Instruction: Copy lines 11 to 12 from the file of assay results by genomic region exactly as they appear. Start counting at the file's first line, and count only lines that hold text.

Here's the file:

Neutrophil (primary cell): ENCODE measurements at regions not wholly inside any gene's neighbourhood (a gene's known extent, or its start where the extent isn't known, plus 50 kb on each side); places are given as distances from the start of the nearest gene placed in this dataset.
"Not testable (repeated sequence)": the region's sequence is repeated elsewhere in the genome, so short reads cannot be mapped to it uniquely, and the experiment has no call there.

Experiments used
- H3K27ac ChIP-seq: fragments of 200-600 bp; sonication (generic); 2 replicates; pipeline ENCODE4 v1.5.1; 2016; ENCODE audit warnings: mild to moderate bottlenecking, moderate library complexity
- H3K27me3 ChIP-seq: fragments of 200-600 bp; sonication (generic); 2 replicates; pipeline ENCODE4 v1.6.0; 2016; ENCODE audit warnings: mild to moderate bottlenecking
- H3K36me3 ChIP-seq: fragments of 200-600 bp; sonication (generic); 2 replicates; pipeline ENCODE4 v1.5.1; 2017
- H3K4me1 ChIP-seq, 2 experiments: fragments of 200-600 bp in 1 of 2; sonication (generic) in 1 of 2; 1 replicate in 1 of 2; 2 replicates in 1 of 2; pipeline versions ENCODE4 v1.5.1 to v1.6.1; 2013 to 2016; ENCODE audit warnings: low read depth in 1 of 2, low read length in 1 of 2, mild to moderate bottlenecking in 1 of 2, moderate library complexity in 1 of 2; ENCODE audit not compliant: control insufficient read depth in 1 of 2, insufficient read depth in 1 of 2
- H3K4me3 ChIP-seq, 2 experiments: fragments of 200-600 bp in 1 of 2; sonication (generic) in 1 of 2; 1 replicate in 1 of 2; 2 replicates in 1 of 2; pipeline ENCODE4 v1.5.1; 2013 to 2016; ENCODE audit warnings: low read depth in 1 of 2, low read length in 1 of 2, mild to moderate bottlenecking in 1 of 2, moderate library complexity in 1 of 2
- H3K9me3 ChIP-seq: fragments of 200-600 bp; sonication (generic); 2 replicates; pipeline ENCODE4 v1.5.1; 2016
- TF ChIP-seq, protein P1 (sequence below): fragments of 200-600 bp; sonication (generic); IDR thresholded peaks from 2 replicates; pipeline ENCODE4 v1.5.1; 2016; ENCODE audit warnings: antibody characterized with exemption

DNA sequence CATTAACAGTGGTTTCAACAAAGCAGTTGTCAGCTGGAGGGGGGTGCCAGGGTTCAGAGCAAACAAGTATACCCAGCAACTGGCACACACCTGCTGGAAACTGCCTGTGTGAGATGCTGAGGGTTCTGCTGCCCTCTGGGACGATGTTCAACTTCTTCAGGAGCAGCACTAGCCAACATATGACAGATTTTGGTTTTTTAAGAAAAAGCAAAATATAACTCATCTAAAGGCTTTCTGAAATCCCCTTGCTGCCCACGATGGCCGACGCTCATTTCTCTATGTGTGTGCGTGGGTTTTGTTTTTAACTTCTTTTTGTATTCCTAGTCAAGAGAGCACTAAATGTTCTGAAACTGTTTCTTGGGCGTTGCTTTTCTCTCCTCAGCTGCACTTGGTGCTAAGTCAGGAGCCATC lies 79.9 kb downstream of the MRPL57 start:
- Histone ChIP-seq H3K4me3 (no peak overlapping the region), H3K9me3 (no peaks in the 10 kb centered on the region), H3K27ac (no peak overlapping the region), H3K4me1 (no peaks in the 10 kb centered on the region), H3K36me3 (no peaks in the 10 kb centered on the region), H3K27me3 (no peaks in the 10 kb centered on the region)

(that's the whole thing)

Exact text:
DNA sequence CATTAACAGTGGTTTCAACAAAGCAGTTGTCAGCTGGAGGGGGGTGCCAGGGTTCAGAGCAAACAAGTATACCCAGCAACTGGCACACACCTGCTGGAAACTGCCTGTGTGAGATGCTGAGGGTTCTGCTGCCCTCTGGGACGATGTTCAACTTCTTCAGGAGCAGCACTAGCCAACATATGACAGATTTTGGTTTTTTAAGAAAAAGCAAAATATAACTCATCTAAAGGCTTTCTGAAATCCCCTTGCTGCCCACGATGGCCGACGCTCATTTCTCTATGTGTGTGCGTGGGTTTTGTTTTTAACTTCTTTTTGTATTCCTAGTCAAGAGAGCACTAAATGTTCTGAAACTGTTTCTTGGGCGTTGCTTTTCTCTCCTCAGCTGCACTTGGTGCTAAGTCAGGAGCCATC lies 79.9 kb downstream of the MRPL57 start:
- Histone ChIP-seq H3K4me3 (no peak overlapping the region), H3K9me3 (no peaks in the 10 kb centered on the region), H3K27ac (no peak overlapping the region), H3K4me1 (no peaks in the 10 kb centered on the region), H3K36me3 (no peaks in the 10 kb centered on the region), H3K27me3 (no peaks in the 10 kb centered on the region)